us about the mechanisms of adaptation?
Organizer/Discussion Leader - Alex Wade
Tony Movshon, New York University
Geoffrey Boynton, The Salk Institute
Benjamin Backus, University of Pennsylvania
Randolph Blake, Vanderbilt University

Visual Plasticity and Rehabilitation (Vision and Clinical Technical Groups)
Even though it is known that visual training can improve performance
in the visually impaired, little is know about the mechanisms
underlying this improvement.  This makes it difficult for clinicians
to identify patients whose performance might be improved with
rehabilitative training, and means that there is very little
consensus on what sorts of training would be most useful for
patients.  This workshop and discussion will focus on: What is the
best strategy to rehabilitate vision in humans after damage? Molding
the visual world to the abnormal brain or molding the brain to the
visual world? What are the limits to visual system plasticity?
Organizer/Discussion Leader - Krystel Huxlin
Bernard Sabel, University of Magdeburg Medical School (Germany)
Daphne Maurer, McMaster University
Lynne Kiorpes, New York University
Donald E. Mitchell, Dalhousie University

Low Vision Devices and Applications (Clinical Technical Group)
As computing power becomes cheaper and more miniaturized it has
become easier to provide the visually impaired with sophisticated low
vision devices.
Organizer/Discussion Leader - Robert Massof
Eli Peli, Harvard University
Gislin Dagnelie, Johns Hopkins University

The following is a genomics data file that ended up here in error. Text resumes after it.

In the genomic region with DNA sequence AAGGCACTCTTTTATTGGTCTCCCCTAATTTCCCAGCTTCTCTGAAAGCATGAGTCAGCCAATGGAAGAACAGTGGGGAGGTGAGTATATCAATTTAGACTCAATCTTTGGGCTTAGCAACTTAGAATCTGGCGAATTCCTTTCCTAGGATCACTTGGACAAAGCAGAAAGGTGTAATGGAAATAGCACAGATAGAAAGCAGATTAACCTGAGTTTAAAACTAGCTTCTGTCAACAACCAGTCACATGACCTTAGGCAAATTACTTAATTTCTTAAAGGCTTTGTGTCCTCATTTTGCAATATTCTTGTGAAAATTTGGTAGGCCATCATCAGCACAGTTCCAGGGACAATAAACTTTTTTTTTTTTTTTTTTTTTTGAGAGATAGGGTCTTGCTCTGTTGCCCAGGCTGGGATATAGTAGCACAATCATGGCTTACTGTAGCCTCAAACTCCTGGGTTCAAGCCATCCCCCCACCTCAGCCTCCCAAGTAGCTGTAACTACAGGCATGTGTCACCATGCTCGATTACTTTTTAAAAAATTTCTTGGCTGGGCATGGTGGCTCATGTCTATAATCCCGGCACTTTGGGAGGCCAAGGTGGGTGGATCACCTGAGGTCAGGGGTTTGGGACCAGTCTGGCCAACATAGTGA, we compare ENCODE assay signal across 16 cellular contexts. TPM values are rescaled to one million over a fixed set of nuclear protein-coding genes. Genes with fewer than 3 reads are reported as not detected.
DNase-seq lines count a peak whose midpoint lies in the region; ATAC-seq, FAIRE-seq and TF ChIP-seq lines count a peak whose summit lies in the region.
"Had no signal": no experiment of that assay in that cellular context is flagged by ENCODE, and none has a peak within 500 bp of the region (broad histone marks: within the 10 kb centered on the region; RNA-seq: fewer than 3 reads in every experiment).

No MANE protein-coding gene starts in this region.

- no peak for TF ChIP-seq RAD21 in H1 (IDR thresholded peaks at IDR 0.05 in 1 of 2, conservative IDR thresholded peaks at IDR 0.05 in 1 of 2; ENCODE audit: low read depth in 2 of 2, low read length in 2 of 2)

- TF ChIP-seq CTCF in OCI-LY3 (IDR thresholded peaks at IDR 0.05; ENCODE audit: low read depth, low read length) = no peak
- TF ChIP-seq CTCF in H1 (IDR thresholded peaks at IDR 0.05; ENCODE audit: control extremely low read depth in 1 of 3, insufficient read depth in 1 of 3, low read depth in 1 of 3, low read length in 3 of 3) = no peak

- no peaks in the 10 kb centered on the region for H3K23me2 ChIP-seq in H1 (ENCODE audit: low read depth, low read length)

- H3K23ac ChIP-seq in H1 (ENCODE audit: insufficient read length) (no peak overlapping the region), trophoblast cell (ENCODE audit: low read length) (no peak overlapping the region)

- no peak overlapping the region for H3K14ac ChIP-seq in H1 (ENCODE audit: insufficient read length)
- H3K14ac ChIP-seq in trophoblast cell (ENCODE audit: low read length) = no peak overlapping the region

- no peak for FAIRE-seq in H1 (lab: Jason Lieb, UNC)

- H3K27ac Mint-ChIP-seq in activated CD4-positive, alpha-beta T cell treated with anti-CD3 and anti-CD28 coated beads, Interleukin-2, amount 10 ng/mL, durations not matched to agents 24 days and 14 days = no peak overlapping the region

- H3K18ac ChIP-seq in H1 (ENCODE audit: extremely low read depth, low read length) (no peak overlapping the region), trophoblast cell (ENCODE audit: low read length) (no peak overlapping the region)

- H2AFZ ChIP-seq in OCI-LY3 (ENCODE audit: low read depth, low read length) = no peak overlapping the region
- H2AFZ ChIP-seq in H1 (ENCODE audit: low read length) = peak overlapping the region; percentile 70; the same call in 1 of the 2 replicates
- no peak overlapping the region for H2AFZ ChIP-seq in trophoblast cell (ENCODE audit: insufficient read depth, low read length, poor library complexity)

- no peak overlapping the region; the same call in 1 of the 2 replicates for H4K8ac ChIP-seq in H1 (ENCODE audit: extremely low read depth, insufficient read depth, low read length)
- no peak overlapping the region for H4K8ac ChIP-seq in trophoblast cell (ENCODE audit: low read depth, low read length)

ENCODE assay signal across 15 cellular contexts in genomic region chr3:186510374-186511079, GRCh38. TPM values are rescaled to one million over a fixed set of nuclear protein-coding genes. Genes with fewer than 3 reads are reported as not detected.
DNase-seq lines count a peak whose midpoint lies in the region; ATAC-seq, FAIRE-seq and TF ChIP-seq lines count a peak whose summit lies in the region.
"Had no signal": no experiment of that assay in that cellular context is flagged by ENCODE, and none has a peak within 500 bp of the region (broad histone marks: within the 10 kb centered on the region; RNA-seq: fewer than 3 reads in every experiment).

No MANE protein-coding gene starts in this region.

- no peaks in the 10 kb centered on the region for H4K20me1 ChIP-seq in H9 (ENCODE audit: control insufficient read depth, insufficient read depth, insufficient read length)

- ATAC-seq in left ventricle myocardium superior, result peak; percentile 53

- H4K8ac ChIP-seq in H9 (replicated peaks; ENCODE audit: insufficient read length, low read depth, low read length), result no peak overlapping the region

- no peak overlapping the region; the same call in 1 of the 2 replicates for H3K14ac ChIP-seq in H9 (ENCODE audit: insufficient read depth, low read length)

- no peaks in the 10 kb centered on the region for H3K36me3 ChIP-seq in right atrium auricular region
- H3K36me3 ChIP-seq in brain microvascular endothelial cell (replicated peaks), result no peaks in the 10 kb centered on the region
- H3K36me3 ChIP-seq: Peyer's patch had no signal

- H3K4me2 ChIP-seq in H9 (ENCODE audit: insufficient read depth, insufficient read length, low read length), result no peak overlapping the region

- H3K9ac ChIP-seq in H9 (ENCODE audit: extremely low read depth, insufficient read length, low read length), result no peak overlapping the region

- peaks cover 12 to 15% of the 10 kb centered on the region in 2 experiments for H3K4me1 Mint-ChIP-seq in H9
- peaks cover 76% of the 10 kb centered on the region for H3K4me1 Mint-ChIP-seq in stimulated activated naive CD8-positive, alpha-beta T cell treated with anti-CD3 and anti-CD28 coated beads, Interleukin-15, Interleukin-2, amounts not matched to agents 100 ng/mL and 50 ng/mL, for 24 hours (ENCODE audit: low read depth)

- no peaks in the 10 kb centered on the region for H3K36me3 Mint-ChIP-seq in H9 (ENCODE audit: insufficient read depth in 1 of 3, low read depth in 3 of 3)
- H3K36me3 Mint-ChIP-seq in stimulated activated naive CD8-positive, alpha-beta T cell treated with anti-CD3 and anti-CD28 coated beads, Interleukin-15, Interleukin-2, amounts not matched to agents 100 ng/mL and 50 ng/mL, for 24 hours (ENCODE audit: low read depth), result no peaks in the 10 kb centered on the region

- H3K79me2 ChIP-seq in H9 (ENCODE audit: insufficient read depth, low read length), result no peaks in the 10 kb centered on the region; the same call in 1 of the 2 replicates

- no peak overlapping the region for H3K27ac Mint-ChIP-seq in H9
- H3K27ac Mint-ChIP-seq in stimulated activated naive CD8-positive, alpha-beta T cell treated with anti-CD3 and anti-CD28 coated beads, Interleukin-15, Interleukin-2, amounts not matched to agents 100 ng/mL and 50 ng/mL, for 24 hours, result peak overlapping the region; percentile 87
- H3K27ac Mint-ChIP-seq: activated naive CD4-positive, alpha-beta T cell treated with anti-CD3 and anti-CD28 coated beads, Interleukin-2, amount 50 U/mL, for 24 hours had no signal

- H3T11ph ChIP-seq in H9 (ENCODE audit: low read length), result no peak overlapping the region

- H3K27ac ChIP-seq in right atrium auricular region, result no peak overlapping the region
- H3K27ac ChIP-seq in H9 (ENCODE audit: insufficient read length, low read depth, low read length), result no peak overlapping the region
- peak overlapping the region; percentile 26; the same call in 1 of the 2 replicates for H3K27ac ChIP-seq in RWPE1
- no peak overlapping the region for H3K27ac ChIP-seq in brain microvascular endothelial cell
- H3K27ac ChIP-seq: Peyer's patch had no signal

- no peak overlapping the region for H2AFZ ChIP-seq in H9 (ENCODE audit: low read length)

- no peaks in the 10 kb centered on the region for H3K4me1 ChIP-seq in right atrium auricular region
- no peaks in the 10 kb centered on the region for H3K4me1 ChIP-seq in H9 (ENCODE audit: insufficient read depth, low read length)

Graham Strong, University of Waterloo
Noa Rensing, MicroOptical Engineering Corp.

Non-classical Spectral Inputs to Visual Pathways (Color Technical Group)
This symposium will present findings on recently discovered
photosensitive ganglion cells as well as several other novel cellular
inputs to visual pathways.
Organizer/Discussion Leader - Joel Pokorny
Hao Sun, SUNY College of Optometry
Dennis Dacey, University of Washington, Seattle
Paul Gamlin, University of Alabama at Birmingham
Steve Massey, University of Texas at Houston

Models of Color Appearance (Color Technical Group)
This symposium will present advances in color theory from
computational, psychophysical and applied perspectives.
Organizer/Discussion Leader - Kathy Mullen
David Brainard, University of Pennsylvania
Mark Fairchild, Rochester Institute of Technology
Kenneth Knoblauch, INSERM, Bron (France)
Ranier Mausfeld, Christian-Albrecht-University of Kiel (Germany)

Time Scales and Significance of Adaptation (Color Technical Group)
This symposium will present recent data on mechanisms of adaptation
with very short time scales and those with unusually long time
scales.  We ask, to what extent can time scales help us to infer the